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Prison, Private sector interests

Public sector prisons NOT private sector profit

Mike Nolan of the Public and Commercial Services union calls for an independent review of the privatisation of prisons.

As identified by some, if not all, of the attendees at the event on 13 September, an important “driver” of excess in the criminal justice world, is the private sector – particularly global corporations and the pressure they exert on governments of all political colours all over the world, to privatise public services.

The Public and Commercial Services union (PCS) is keen to develop a coalition against penal excess but believe that part of this will inevitably involve criticism of private sector companies and recognition of their malign influence on public policy. We hope to make this a broad-based coalition which draws support not just from Trade Union partners but also from other groups, academics and individuals from across the CJS.

We represent over 5,000 members working in a variety of jobs in prisons and in the National Offender Management Service (part of the Ministry of Justice). Obviously, we act mainly out of concern for the jobs and conditions of our members. We are, however, equally concerned about the ethical dimension of the role of profit in delivering prison services. It is in the interests of the private sector to have a high prison population, as, put simply, the greater the number of prisoners the greater the profits.  PCS believe this alone is a matter of grave concern, and that punishment and deprivation of liberty should be the core responsibility of the state. 

Currently 13 private prisons make up 15% of the total prison population. In July 2011 the National Offender Management Service (NOMS) announced that eight public sector prisons in England and Wales would be subjected to Market Testing with more to follow.  Market Testing is the Government policy of putting the running of existing Prisons out to tender for bidders to win the competition and run the prison (as opposed to contracts let under the Private Finance Initiative).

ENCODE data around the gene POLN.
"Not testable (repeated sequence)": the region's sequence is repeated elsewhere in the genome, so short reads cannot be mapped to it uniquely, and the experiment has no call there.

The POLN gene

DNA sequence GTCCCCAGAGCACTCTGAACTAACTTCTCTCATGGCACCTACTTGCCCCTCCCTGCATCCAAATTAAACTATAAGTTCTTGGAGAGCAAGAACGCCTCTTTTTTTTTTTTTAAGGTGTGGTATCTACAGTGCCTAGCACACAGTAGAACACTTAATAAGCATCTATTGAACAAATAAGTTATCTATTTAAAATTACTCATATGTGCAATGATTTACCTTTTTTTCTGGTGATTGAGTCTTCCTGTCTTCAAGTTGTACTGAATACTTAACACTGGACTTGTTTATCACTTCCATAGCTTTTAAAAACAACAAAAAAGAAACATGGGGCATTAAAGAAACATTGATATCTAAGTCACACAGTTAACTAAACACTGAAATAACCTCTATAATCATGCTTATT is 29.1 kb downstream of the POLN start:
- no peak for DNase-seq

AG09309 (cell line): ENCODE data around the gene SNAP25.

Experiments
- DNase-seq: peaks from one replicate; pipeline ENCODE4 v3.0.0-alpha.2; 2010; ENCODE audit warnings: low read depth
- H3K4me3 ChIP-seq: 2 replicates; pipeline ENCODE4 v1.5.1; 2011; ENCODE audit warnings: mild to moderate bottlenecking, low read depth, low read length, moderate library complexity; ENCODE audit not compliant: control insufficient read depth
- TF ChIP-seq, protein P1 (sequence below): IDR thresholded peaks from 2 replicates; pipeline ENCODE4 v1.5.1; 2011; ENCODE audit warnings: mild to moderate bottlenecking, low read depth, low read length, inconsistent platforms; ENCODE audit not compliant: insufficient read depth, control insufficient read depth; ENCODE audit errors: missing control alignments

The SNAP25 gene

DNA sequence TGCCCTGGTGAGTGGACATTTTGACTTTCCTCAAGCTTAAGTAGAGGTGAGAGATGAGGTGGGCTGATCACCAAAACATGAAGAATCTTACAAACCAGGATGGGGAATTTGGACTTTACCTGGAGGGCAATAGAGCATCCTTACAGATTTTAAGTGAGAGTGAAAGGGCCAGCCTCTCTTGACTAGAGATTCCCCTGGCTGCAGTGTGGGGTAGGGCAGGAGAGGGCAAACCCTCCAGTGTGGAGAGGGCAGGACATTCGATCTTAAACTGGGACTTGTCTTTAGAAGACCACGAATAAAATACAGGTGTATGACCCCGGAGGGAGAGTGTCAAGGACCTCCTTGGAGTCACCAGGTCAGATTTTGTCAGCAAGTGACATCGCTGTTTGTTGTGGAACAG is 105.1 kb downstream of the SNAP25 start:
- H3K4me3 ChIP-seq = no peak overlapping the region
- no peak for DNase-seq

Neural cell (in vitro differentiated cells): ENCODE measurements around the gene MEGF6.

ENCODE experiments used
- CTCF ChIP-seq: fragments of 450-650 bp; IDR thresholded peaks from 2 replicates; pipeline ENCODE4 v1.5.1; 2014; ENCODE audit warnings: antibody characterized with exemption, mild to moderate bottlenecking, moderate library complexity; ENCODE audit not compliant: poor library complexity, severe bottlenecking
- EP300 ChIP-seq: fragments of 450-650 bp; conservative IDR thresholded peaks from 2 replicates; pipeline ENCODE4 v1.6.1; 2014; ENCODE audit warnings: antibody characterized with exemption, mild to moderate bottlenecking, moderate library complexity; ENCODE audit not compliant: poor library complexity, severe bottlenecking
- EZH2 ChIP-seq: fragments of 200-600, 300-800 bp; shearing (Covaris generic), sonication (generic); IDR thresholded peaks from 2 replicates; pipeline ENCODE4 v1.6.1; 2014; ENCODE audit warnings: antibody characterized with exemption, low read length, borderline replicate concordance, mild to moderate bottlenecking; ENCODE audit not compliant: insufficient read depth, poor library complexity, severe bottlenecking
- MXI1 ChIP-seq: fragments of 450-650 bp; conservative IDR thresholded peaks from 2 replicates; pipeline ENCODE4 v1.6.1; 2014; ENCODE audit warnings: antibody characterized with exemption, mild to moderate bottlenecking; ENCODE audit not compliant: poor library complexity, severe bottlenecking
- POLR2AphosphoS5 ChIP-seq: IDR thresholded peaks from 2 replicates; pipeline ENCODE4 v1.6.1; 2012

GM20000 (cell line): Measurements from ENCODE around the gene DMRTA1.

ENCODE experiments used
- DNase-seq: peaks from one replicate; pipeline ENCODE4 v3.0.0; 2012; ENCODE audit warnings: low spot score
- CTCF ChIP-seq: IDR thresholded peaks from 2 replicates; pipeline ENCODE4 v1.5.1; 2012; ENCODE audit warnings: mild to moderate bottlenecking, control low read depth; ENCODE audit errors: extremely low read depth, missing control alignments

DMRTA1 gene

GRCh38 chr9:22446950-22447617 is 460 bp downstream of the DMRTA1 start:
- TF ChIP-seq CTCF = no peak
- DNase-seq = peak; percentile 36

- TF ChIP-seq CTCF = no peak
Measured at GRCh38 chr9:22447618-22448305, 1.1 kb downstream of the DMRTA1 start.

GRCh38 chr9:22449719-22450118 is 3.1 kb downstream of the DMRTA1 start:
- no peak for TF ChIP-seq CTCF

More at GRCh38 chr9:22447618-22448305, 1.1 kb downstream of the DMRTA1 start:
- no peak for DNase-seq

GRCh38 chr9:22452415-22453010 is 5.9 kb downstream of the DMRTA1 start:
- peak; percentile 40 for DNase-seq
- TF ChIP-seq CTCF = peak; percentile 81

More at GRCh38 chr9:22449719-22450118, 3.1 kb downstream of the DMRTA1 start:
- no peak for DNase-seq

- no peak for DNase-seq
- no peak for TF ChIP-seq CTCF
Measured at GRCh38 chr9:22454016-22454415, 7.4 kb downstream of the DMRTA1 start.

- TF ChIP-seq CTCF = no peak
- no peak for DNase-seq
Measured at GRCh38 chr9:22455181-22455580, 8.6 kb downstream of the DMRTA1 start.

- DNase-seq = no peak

Although in the Market Testing process, there is usually a public sector/in-house bid in these competitions, these have been shown to be subject to a number of constraints and additional costs which are hard-wired into the bid to maintain a level playing field with the private sector. The public sector bids all have notional costs added by the tender evaluation panel to take into account for example, headquarters’ costs. Furthermore the contract length for private prisons is 15 years, and the longer the contract the easier it is for the private company to reduce staff costs, as pension and staffing costs are reduced by private companies over the 15 year period. Private companies also have much greater access to funding, borrowing and financial flexibilities.

Other projects that seek to consider where competition can next be introduced include looking at prison industries. Prison Industries currently provides real work for prisoners to do; allow the working prisoners to learn some skills; and crucially provides many prisoners with their first real experience of working which many of us take for granted. We are concerned that privatising prison industries will not be about providing greater opportunities for work to prisoners but about the exploitation of cheap labour that actually takes jobs away from people in our communities and that does not provide real skills to the prisoners on their release.

These are the reasons why PCS are calling for an independent review of privatisation in prisons

If you agree with PCS, and we very much hope that you do, there are a number of ways you can support our campaign. You could:

  • First and foremost please sign our petition calling for an independent review 
  • Lobby your MP – we’ll be submitting Early Day Motions and asking MPs to call for an independent review. It really helps when constituents raise issues with their MP
  • Arrange a meeting with us to discuss the issues further
  • Find out more about the campaign and download the PCS briefing here – http://www.pcs.org.uk/en/campaigns/justice-not-for-sale/index.cfm.

Mike Nolan, Public and Commercial Services union.

Discussion

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  1. Pingback: [link] Public sector prisons NOT private sector profit « slendermeans - November 1, 2012

  2. Pingback: quick hit: Public sector prisons NOT private sector profit - January 5, 2014

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